Saturday, August 21, 2010

How-To: Align your rear derailleur hanger



A rear derailleur hanger is the small tab of metal that connects your rear derailleur to your frame. It is designed to be the weak link so that it breaks first and saves other more expensive parts from failure. Almost all hangers are specific to the model of bike you are riding and even vary year to year. It is a good idea to have a spare one on hand instead of trying to track one down when you really need it (like the night before a race).
It’s not too often that I don’t feel the need to check the alignment of a rear derailleur hanger. It is also a rare occurrence that a hanger doesn't need aligning, they are almost always out of spec. Even brand new hangers purchased to replace bent old ones frequently will not match up perfectly with the frame and will need aligning.
Most of the time it is not visible to the eye if a hanger is bent or not. Telltale symptoms of a misaligned hanger - the rear derailleur will shift fine at one end of the cassette but will lose it’s ability to shift and hold a gear as it moves from one side of the gear cluster to the other. If your hanger is way out of whack your derailleur will appear to be pitched on a sideways angle as you eyeball it from the back of the bike.
No matter how fancy you get with your other adjustments, your rear shifting will never function normally unless you have an aligned hanger. That is why performing this alignment is usually one of the first tasks I do when adjusting a rear derailleur. There is no point in fine tuning all of the other adjustments only to have to do it all over again once the hanger is shifted into alignment.

Tools needed:
-5mm Allen key
-Hanger alignment tool

Now I know what most of you are thinking………. “I don’t have a hanger alignment tool!?” Well no you probably don’t. I do really think these are one of the most important tools you can own. I bought one right away as soon as I decided I was going to be working on other peoples bikes as well as my own a little more seriously. These tools are well made and durable and will last a lifetime. The updated tool (as pictured) accommodates most of the bikes on the market. This Park Tool hanger alignment tool retails for about $100.
Or you can take it to your shop. It is about a 5 minute job and should cost <$10.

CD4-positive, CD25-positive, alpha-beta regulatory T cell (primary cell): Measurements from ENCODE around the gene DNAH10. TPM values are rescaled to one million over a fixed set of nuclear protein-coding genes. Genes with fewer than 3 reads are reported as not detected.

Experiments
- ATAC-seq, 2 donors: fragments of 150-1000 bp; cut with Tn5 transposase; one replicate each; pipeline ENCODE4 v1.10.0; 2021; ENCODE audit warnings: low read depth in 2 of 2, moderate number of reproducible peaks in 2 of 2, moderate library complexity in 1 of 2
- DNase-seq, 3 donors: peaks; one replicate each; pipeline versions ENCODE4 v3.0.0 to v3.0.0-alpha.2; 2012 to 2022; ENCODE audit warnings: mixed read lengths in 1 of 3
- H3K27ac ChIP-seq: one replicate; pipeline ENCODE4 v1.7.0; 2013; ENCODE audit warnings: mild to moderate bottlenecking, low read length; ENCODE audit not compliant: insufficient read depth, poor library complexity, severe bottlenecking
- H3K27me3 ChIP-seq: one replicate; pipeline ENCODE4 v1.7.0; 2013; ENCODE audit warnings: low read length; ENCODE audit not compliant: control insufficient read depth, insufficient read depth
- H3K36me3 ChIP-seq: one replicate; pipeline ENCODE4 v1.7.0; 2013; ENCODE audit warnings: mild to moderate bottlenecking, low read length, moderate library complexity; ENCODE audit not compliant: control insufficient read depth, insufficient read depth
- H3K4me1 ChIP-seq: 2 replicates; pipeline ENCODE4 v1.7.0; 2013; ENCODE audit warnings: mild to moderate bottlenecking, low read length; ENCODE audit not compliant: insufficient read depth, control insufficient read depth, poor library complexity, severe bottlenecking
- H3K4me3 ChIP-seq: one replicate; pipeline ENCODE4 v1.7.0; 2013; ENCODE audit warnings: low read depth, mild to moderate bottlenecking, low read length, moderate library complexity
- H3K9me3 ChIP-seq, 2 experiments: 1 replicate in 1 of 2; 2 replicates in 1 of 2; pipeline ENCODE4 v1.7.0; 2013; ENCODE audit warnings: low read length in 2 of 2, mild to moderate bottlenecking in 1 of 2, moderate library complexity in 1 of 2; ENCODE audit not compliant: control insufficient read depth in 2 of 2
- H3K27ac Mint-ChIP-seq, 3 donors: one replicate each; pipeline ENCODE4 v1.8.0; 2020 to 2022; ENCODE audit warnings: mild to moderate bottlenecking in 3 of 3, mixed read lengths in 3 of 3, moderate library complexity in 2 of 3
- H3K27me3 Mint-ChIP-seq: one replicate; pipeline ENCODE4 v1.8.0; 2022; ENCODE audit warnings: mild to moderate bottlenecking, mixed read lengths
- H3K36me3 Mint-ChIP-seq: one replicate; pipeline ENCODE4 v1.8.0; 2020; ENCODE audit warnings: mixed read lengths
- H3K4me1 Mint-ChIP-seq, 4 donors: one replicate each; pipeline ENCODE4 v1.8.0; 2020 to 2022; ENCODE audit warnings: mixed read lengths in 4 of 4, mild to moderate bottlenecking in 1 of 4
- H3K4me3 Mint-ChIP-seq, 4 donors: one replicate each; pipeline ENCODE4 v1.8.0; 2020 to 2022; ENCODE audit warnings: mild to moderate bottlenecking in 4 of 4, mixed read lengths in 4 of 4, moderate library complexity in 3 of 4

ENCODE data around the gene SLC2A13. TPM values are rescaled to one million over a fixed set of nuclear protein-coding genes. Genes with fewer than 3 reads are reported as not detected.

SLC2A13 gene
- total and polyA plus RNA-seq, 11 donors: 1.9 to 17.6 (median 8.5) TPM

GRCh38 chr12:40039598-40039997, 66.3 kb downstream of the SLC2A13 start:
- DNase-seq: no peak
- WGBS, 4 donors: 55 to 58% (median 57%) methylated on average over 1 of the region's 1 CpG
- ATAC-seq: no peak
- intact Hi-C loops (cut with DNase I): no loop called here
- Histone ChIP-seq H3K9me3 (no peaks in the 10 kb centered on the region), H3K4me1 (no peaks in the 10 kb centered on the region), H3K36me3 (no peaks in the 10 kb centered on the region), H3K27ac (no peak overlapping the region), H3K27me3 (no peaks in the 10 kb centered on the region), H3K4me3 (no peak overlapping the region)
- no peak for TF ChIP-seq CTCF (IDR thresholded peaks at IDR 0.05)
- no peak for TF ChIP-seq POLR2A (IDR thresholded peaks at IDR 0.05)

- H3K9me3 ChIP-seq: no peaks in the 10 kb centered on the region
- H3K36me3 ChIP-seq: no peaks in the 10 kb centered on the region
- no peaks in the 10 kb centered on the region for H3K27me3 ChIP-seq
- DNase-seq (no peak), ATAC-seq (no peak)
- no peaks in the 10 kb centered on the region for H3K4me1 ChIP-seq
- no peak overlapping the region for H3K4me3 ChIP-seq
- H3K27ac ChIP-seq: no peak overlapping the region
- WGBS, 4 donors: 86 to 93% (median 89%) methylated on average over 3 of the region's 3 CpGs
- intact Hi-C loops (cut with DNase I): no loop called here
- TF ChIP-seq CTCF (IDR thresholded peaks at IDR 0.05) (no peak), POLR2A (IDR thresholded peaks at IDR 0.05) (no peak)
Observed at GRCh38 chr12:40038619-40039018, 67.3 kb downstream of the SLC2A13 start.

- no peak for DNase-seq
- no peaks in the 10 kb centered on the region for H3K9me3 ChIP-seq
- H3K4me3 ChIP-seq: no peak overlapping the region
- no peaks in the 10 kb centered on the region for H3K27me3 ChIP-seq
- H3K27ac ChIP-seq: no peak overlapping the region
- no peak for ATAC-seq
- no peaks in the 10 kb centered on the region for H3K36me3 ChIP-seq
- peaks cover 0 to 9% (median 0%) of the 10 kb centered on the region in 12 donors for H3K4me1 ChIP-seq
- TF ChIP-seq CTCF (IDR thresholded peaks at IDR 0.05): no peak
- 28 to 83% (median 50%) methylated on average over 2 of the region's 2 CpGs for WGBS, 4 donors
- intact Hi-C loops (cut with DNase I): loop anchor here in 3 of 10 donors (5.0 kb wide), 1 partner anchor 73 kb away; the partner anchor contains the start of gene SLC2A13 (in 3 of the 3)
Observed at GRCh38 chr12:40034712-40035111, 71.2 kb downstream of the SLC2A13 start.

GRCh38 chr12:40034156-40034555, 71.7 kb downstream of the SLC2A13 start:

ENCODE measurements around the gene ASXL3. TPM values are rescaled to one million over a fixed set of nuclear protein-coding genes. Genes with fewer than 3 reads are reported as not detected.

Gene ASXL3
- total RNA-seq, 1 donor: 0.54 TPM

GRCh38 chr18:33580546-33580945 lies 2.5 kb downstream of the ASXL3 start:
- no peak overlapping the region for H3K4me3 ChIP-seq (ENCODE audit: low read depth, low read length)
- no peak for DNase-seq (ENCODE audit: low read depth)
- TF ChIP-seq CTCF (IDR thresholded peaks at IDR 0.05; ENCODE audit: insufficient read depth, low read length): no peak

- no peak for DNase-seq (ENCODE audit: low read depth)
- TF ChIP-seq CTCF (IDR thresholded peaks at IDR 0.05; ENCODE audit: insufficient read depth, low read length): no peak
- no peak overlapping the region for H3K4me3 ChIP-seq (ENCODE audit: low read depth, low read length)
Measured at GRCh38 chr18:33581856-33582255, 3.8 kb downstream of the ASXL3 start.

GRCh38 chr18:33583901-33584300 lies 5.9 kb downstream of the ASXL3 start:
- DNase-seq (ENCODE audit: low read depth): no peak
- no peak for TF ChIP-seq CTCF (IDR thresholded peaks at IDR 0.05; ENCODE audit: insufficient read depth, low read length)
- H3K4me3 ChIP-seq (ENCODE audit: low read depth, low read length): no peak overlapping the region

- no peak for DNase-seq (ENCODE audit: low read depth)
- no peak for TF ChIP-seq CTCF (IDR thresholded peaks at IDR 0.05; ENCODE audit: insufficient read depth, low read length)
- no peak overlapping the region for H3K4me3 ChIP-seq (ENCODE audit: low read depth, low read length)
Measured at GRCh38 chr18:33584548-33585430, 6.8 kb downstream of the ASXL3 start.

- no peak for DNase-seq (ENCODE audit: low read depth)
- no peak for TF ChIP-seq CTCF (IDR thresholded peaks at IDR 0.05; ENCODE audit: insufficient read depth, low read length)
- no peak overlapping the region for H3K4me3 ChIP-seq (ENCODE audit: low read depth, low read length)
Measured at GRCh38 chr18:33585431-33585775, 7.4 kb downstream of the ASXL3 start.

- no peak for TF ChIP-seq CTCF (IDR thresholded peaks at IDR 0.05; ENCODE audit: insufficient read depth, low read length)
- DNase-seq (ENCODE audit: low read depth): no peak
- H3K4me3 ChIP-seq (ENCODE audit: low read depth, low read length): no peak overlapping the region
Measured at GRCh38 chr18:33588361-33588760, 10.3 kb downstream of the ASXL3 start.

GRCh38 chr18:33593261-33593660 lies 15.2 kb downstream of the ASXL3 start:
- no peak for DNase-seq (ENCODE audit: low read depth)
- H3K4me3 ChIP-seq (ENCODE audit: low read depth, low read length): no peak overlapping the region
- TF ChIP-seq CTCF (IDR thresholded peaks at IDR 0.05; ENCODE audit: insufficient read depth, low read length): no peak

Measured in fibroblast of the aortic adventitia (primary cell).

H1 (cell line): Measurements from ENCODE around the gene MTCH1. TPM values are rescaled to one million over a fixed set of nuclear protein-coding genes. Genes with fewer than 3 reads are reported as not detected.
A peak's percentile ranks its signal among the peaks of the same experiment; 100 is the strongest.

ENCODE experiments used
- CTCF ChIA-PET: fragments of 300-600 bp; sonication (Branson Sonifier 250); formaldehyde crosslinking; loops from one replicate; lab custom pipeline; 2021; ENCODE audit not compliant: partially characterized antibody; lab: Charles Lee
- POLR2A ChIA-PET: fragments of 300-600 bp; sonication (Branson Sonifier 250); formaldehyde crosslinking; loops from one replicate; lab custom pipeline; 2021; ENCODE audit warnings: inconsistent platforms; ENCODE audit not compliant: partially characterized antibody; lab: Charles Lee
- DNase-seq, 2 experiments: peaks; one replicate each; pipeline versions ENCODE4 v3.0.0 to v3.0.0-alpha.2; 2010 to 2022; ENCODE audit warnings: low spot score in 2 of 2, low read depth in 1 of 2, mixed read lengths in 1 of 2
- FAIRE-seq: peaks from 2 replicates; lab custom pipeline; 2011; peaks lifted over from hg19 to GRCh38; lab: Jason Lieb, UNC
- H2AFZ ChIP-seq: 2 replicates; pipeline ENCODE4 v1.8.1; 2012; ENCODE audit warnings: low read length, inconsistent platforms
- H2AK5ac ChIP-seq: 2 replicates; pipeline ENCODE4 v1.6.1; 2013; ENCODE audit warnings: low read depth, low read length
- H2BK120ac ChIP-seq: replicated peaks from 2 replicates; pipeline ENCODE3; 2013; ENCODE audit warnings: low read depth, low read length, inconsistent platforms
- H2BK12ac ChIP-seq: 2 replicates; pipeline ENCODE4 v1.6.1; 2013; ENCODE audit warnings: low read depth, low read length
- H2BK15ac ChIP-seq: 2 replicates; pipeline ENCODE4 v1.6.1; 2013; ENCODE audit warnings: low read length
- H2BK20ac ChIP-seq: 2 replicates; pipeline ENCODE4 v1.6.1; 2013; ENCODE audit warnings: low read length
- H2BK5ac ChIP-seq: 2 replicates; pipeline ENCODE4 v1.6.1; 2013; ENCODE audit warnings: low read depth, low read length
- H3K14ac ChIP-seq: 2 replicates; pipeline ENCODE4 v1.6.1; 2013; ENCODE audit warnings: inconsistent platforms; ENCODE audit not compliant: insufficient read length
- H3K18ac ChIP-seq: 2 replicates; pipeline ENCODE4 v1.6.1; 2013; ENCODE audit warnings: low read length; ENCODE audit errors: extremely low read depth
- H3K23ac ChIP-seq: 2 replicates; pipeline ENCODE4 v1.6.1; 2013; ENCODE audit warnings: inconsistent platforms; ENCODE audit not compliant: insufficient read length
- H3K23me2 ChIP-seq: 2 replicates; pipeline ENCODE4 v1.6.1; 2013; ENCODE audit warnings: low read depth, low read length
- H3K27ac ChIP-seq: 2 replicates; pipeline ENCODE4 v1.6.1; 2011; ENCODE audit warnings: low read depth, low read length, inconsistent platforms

Now this job is really easy to do. It should take you 5 minutes or less after you've done it a couple times

Step 1: Always make sure your rear wheel is centred in the dropouts. I always do this with the bike on the ground. Stand on the opposite side of the quick release lever, lean over the bike putting weight on the saddle to push the wheel square into the frame and close/tighten the quick release lever. No point in adjusting a derailleur to perfection only to find the wheel was crooked in the frame sending you back to square one (it happens to us all).

Step 2: Now with your bike in the stand (or flipped upside-down a la poor mans work stand) shift your rear derailleur all the way down to your smallest cog on the back. This relieves a lot of the tension on a chain/rear derailleur and makes it easier to work with.

Step 3: Use your 5mm Allen key and make sure it is securely fit into the B-axle bolt on the rear derailleur. Sometimes derailleurs are torqued on there really tight so taking the extra 2 seconds to ensure a secure fit with your 5mm helps prevent any bolt rounding/cursing/hacksawing of frames. Break the bolt free then proceed directly to Step 4. Do not pass GO at this time.

Step 4: This step is pretty important for protecting your hanger. It is made of soft aluminum (remember it is designed to break first) and the threads are also easy to strip out (commence cursing, and dremeling, and opening of wallet). By grasping the entire rear derailleur in one hand, rotate it clockwise so that it is floating free of your frame. When it is floating free you will be able to loosen the B-axle bolt quite easily with your other hand while guiding the derailleur straight back towards you as not to damage the final few threads of the hanger on derailleur removal.

Step 5: Now that you've loosened it all the way out, just let the derailleur sit out of the way of the hanger.